Andy Carvin posted notes from former govenor of Maine Angus King's aalf.org keynote about the state's 1-to-1 laptop initiative. King discusses the process he went through to get the project rolling and then shares some lessons learned. What really sticks out for me is this.
We should look at law school as a model, because there's too much damn law. Nobody can learn all of it. Instead, you learn how to ask the right questions, identify the issues, and find the law. That's a much better model for kids to learn in a knowledge-rich society. It's a different kind of learning.
This approach, central not just to law school but the entire practice of law, works in any field. It speaks to the whole notion of getting away from teaching basic facts and moving toward teaching ways of thinking. How do historians/scientists/writers think about their world? How do we, as teachers, guide our students through the process King is talking about?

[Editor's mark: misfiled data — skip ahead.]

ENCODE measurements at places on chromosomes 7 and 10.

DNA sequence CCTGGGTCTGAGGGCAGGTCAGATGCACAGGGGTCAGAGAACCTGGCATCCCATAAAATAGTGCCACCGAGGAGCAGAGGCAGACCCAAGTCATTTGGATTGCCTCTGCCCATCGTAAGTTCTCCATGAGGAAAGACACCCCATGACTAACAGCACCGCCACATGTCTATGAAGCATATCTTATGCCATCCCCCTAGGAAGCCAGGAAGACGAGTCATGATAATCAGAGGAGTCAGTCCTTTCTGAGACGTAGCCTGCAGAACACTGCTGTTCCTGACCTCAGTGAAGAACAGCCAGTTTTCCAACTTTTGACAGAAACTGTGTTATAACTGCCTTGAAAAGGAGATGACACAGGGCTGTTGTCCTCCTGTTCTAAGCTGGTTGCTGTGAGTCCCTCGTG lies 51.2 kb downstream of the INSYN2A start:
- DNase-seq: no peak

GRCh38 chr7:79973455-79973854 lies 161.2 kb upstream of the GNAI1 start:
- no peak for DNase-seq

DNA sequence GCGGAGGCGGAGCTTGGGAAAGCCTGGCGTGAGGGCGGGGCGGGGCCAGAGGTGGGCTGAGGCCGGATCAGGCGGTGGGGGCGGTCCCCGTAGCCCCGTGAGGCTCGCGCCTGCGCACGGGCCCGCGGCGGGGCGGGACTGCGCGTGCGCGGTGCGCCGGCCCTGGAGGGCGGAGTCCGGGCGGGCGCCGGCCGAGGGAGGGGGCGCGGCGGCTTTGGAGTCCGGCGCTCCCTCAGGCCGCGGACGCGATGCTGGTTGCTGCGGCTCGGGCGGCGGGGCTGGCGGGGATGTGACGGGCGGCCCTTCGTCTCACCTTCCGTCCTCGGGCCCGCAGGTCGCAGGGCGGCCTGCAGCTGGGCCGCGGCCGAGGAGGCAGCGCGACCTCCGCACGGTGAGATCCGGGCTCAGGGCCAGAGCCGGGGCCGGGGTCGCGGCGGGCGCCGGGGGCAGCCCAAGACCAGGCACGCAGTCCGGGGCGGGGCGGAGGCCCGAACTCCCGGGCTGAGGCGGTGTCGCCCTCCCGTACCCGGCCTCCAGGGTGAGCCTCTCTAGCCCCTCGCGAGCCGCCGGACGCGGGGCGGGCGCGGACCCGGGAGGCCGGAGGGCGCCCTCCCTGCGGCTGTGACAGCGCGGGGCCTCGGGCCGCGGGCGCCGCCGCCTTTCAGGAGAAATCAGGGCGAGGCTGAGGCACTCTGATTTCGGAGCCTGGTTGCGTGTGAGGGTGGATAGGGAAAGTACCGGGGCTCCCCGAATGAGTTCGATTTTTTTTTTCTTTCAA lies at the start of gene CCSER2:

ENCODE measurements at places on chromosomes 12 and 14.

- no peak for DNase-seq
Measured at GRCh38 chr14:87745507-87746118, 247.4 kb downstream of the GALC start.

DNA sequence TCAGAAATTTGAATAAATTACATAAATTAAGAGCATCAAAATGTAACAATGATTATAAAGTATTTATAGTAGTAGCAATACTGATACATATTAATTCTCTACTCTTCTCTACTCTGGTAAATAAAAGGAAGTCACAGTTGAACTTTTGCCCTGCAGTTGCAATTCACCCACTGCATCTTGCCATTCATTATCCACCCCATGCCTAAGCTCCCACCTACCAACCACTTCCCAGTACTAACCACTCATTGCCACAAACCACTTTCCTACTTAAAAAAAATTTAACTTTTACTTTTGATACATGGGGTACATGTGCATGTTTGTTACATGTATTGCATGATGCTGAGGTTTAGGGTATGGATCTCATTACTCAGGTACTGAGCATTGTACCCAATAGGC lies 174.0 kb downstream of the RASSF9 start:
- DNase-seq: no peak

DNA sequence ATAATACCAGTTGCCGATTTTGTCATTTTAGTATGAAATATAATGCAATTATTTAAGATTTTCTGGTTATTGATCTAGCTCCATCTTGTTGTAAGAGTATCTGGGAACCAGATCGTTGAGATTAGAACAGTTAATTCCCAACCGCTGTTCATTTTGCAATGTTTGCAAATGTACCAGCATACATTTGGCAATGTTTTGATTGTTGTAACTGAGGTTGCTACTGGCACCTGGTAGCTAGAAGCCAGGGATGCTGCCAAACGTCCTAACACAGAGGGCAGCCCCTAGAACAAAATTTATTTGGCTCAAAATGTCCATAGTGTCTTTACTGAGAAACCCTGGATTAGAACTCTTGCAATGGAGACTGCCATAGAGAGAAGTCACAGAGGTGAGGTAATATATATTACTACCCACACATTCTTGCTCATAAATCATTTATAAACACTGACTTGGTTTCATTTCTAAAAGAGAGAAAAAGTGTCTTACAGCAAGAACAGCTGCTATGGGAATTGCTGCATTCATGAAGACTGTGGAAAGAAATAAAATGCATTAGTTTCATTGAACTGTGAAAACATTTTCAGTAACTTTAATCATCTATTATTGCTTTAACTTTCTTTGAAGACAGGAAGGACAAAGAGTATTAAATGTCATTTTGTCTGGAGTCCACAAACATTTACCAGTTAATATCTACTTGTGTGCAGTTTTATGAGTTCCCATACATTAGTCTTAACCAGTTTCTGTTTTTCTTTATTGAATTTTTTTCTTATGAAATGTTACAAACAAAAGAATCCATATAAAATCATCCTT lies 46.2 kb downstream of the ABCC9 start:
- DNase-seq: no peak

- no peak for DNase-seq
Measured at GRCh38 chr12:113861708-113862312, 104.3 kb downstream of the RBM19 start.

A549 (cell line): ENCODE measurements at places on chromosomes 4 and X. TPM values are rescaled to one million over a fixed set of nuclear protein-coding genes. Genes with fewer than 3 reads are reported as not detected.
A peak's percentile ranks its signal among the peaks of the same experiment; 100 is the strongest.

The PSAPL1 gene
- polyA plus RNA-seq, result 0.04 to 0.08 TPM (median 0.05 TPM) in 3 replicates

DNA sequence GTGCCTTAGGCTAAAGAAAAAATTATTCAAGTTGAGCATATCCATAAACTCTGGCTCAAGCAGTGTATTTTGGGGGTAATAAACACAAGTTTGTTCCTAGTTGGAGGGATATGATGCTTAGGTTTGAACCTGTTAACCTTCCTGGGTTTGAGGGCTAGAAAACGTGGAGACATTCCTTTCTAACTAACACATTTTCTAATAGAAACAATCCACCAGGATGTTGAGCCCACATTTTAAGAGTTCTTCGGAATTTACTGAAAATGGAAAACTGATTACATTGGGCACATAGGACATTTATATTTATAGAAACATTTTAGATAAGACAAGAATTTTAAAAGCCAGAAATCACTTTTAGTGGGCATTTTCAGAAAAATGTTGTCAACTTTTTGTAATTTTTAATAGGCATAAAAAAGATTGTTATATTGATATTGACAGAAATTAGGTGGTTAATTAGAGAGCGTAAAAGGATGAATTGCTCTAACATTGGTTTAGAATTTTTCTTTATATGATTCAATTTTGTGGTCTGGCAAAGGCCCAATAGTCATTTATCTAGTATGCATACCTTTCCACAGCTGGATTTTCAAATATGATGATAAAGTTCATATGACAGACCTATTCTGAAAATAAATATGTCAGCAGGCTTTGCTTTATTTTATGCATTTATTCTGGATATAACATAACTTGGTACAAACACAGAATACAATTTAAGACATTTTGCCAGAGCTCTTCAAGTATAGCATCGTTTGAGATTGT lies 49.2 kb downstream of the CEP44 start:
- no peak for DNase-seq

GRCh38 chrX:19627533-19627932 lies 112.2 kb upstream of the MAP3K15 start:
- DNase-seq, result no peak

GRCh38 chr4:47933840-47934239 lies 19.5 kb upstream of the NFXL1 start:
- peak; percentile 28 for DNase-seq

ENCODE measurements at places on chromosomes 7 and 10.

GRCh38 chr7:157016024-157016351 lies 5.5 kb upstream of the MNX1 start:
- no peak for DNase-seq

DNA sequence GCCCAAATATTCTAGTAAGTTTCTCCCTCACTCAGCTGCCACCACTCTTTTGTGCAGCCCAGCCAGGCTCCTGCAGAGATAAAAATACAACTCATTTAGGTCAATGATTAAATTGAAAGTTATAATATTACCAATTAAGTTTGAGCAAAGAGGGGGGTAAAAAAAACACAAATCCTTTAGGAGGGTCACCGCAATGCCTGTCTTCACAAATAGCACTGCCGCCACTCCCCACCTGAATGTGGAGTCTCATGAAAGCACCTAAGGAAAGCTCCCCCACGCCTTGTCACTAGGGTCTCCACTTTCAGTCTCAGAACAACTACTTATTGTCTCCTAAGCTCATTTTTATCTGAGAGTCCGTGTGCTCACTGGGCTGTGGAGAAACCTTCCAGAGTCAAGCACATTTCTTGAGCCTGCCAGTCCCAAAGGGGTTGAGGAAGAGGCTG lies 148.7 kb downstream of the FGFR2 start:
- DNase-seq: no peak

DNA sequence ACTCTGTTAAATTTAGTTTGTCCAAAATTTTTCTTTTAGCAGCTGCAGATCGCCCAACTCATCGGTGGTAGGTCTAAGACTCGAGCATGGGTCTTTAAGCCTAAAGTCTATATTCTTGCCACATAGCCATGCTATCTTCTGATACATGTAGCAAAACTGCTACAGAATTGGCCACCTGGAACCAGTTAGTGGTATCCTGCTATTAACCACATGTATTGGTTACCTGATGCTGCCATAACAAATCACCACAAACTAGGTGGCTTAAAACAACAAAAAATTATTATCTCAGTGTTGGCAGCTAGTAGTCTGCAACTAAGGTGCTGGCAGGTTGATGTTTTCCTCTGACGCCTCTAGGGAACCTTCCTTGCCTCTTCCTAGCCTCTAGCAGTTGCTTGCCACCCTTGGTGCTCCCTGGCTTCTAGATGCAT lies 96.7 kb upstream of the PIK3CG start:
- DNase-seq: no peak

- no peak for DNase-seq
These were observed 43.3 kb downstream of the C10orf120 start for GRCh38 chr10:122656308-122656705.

The "Big Question" assignment is one I've used to move students toward this process. Students need to come up with a ridiculously BIG question, like "what is love?", and try to answer it using an I-search process. They begin by breaking the big question down into managable chunks--smaller, more focused questions--and start researching those. Once they have researched their small questions, they start looking at how the information they have found fits into their own experience. As they write their papers, I tell them it isn't about right answers; instead, the answers needs to be right for each person, at this moment, knowing what they know. They just need to support their versions of the right anwer with the information they have discovered.
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